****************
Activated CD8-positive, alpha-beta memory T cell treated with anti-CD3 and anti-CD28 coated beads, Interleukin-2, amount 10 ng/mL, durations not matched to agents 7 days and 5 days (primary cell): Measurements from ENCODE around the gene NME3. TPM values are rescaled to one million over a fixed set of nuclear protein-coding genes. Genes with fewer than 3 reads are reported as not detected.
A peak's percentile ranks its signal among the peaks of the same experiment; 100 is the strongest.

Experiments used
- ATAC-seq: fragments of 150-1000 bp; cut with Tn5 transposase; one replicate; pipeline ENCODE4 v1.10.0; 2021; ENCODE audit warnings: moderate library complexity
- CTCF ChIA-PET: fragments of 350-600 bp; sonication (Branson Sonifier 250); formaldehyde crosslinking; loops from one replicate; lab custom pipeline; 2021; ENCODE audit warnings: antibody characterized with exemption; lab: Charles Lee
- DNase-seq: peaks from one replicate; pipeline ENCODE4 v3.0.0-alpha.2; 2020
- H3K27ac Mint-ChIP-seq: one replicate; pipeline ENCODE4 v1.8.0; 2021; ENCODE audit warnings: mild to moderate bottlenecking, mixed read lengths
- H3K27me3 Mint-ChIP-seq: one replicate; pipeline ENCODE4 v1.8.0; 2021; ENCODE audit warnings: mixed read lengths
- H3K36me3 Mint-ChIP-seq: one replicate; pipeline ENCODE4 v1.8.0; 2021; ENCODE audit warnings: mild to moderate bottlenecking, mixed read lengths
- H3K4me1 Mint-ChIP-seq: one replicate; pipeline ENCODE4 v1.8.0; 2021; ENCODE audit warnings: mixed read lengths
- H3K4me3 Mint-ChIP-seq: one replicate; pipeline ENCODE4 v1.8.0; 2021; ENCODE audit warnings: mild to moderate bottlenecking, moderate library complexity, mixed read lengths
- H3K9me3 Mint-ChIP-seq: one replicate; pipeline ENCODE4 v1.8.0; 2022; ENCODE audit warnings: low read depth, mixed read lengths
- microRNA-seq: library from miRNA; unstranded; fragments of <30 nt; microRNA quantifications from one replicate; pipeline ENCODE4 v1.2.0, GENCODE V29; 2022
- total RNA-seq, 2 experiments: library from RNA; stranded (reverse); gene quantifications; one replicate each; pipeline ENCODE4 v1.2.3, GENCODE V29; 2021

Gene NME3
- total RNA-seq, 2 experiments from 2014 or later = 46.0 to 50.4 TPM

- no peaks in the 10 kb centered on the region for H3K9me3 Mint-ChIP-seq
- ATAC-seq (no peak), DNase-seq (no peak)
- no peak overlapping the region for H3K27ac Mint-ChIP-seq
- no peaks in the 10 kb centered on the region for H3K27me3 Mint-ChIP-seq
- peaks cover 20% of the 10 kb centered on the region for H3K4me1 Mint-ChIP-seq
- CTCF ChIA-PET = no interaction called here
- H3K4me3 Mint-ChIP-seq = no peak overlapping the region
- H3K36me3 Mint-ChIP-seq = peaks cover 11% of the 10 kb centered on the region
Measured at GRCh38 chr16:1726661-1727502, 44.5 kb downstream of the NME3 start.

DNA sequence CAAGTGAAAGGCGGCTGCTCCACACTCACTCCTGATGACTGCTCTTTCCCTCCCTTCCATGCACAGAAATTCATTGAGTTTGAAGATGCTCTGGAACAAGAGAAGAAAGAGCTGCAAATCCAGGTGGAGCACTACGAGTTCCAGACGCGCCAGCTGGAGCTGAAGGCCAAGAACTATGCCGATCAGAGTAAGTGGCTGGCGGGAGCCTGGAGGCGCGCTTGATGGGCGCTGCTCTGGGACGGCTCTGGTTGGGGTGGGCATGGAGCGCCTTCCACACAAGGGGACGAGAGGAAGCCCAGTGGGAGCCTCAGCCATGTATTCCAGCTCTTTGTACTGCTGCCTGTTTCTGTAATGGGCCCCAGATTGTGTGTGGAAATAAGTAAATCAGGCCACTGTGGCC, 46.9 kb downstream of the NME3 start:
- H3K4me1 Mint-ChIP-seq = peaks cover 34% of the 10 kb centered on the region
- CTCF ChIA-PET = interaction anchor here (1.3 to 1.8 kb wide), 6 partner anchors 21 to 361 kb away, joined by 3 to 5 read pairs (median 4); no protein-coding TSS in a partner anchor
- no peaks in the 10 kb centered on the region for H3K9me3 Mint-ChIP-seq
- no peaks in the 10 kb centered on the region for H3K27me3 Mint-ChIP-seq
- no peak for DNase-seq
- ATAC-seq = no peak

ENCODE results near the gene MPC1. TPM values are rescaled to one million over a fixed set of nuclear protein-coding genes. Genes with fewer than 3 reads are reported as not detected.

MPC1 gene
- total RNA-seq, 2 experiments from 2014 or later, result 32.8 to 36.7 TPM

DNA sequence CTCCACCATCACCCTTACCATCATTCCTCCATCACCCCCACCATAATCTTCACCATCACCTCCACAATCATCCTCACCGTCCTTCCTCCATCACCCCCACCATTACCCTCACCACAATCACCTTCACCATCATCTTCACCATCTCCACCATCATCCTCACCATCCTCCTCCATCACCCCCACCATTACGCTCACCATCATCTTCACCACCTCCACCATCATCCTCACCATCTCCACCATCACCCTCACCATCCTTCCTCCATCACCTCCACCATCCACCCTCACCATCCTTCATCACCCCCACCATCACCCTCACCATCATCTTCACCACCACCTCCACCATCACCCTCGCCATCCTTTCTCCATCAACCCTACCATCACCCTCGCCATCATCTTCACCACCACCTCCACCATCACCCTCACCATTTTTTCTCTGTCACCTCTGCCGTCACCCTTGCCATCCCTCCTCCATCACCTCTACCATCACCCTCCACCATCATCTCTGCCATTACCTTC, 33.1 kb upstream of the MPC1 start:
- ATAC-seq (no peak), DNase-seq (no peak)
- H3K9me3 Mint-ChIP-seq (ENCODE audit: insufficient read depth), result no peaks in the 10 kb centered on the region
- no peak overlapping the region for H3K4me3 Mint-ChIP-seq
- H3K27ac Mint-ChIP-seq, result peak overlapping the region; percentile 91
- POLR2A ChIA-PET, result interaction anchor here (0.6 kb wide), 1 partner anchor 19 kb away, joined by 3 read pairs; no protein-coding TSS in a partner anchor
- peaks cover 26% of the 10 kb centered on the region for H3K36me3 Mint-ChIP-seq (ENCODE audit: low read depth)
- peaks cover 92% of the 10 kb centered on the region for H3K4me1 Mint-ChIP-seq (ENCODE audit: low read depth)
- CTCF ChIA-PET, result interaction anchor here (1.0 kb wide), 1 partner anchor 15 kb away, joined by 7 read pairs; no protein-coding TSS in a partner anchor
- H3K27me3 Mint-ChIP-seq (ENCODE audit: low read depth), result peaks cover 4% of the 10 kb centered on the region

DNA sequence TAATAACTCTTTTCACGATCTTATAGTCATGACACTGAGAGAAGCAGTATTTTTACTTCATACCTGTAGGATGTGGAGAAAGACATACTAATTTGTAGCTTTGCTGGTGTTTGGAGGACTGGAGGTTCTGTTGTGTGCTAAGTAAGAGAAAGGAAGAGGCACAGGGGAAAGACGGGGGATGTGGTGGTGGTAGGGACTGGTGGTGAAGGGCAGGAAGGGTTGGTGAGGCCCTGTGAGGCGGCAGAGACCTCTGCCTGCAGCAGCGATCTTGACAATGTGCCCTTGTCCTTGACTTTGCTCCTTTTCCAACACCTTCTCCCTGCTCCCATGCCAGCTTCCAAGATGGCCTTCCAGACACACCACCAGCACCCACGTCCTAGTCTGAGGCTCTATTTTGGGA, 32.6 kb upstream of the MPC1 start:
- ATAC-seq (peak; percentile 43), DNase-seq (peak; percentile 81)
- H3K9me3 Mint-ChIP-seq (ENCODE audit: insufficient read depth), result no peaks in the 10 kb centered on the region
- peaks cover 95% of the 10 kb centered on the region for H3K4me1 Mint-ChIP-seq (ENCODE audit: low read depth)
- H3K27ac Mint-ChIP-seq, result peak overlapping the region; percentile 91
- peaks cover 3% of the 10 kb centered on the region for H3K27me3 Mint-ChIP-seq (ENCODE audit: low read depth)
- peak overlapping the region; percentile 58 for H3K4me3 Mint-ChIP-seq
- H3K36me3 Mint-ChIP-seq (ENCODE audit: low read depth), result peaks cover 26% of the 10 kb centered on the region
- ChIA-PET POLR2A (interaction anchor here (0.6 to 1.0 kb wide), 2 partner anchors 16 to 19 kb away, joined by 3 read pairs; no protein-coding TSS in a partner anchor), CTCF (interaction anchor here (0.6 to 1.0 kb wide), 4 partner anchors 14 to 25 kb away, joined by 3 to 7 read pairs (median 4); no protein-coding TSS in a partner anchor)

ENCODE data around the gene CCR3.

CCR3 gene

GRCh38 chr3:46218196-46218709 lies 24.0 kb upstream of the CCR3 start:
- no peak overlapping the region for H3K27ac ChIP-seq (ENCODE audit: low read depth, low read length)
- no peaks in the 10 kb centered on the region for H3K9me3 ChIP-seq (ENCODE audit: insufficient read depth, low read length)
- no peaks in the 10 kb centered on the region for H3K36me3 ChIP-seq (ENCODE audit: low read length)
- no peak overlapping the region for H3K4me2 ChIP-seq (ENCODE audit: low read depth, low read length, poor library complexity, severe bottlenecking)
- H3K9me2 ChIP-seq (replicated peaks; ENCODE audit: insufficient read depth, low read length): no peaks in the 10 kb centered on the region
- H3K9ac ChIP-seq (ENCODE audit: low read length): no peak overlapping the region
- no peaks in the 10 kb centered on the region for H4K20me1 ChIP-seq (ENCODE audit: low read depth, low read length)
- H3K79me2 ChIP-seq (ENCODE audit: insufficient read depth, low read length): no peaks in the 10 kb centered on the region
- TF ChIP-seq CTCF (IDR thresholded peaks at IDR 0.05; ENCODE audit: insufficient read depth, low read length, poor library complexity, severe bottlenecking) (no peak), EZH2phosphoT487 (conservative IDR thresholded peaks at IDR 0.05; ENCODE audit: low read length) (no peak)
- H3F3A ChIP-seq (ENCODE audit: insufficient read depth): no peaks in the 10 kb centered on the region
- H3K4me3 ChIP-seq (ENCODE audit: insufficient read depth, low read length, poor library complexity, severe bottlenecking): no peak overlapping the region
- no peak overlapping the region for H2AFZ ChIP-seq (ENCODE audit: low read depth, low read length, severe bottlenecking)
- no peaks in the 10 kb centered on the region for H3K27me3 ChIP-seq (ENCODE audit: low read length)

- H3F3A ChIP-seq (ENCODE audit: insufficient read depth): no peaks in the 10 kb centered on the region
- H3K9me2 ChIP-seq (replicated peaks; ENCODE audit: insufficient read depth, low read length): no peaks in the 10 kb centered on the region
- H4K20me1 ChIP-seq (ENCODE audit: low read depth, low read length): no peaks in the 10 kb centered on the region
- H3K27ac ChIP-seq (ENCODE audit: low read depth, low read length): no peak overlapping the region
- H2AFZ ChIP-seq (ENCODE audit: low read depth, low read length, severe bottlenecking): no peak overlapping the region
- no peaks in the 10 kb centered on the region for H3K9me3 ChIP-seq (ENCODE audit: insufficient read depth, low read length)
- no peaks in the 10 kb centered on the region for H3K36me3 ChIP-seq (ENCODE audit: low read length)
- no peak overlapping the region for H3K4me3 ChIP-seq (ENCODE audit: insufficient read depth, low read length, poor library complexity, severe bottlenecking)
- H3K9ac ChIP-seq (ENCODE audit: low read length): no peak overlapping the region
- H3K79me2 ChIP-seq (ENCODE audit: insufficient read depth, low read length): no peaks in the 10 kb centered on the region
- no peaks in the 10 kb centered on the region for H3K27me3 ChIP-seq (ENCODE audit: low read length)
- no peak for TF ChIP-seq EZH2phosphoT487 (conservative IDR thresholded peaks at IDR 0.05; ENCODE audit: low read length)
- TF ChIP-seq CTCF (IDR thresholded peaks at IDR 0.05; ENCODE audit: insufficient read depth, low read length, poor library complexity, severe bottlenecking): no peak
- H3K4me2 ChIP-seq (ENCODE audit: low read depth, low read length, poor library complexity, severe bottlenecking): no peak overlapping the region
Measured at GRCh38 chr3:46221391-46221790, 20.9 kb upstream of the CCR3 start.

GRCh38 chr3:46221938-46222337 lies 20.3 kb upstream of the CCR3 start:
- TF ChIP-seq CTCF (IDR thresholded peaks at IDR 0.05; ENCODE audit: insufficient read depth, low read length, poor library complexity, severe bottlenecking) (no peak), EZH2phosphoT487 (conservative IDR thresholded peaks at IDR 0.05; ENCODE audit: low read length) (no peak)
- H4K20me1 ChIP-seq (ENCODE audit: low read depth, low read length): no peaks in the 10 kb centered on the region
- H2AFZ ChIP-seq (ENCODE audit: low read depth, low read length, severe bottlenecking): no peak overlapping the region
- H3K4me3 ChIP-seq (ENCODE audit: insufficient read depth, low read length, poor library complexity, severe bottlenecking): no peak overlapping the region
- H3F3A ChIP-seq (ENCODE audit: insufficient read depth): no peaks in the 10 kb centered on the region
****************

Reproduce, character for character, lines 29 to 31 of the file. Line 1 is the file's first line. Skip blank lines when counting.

- no peaks in the 10 kb centered on the region for H3K9me3 Mint-ChIP-seq
- no peaks in the 10 kb centered on the region for H3K27me3 Mint-ChIP-seq
- no peak for DNase-seq